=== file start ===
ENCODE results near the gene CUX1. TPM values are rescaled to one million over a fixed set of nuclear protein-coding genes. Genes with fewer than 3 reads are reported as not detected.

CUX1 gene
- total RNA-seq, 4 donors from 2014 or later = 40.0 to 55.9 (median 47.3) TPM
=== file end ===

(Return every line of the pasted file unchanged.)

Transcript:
ENCODE results near the gene CUX1. TPM values are rescaled to one million over a fixed set of nuclear protein-coding genes. Genes with fewer than 3 reads are reported as not detected.

CUX1 gene
- total RNA-seq, 4 donors from 2014 or later = 40.0 to 55.9 (median 47.3) TPM